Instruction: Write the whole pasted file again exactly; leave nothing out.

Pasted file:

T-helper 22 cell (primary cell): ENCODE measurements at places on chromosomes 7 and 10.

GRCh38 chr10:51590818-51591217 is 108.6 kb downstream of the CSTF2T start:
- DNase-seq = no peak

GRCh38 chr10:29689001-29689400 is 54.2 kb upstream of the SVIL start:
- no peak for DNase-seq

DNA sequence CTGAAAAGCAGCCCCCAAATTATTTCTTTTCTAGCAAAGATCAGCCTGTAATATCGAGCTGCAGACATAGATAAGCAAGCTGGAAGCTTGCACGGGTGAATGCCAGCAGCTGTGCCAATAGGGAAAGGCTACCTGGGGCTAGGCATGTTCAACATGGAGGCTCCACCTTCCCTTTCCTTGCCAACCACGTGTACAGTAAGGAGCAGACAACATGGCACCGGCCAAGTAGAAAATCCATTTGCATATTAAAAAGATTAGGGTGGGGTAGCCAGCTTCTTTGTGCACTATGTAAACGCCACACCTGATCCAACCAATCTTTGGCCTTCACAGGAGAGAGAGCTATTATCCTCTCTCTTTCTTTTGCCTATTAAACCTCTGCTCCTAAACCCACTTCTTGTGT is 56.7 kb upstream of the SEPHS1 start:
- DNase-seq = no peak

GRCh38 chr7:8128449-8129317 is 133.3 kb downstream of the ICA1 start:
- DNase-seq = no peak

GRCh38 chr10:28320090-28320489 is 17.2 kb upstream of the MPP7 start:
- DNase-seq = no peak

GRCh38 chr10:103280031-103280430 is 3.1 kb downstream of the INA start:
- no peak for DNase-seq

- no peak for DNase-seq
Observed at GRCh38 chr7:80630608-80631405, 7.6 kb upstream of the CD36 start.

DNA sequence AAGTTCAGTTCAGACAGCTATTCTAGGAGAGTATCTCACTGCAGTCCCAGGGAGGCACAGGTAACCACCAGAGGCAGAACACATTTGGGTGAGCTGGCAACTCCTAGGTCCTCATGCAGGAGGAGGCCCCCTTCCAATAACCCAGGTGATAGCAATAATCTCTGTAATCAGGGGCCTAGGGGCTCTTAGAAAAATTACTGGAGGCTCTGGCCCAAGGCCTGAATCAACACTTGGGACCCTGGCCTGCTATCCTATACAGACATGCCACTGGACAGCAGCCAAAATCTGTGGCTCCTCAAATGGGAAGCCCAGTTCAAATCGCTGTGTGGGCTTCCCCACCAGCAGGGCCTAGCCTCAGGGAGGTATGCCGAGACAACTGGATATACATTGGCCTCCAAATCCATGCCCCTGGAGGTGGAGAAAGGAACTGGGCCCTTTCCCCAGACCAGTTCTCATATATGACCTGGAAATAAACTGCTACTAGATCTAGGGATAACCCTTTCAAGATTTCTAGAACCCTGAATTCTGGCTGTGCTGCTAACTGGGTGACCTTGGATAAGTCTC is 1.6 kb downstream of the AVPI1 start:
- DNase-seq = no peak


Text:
T-helper 22 cell (primary cell): ENCODE measurements at places on chromosomes 7 and 10.

GRCh38 chr10:51590818-51591217 is 108.6 kb downstream of the CSTF2T start:
- DNase-seq = no peak

GRCh38 chr10:29689001-29689400 is 54.2 kb upstream of the SVIL start:
- no peak for DNase-seq

DNA sequence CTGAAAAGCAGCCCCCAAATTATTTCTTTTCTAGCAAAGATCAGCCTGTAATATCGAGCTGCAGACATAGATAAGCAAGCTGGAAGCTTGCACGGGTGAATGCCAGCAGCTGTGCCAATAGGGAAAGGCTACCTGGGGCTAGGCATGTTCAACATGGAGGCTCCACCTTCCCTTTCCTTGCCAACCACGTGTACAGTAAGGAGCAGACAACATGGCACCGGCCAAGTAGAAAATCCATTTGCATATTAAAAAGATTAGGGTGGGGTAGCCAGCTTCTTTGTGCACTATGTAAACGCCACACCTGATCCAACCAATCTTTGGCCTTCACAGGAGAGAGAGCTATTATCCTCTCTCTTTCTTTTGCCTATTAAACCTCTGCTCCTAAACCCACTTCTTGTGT is 56.7 kb upstream of the SEPHS1 start:
- DNase-seq = no peak

GRCh38 chr7:8128449-8129317 is 133.3 kb downstream of the ICA1 start:
- DNase-seq = no peak

GRCh38 chr10:28320090-28320489 is 17.2 kb upstream of the MPP7 start:
- DNase-seq = no peak

GRCh38 chr10:103280031-103280430 is 3.1 kb downstream of the INA start:
- no peak for DNase-seq

- no peak for DNase-seq
Observed at GRCh38 chr7:80630608-80631405, 7.6 kb upstream of the CD36 start.

DNA sequence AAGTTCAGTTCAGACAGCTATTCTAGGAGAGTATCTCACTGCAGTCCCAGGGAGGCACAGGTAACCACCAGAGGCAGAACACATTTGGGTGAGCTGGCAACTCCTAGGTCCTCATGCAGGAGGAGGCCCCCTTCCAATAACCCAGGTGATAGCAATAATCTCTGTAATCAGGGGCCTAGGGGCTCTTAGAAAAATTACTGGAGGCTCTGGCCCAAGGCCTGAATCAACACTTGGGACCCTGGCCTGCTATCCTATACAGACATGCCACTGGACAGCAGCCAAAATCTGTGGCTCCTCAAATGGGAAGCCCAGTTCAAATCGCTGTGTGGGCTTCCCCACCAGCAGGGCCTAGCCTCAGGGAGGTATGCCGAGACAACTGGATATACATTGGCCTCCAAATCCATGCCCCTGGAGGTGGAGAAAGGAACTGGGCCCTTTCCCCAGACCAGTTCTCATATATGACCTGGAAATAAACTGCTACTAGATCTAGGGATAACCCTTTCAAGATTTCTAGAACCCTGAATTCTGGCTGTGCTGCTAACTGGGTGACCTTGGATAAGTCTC is 1.6 kb downstream of the AVPI1 start:
- DNase-seq = no peak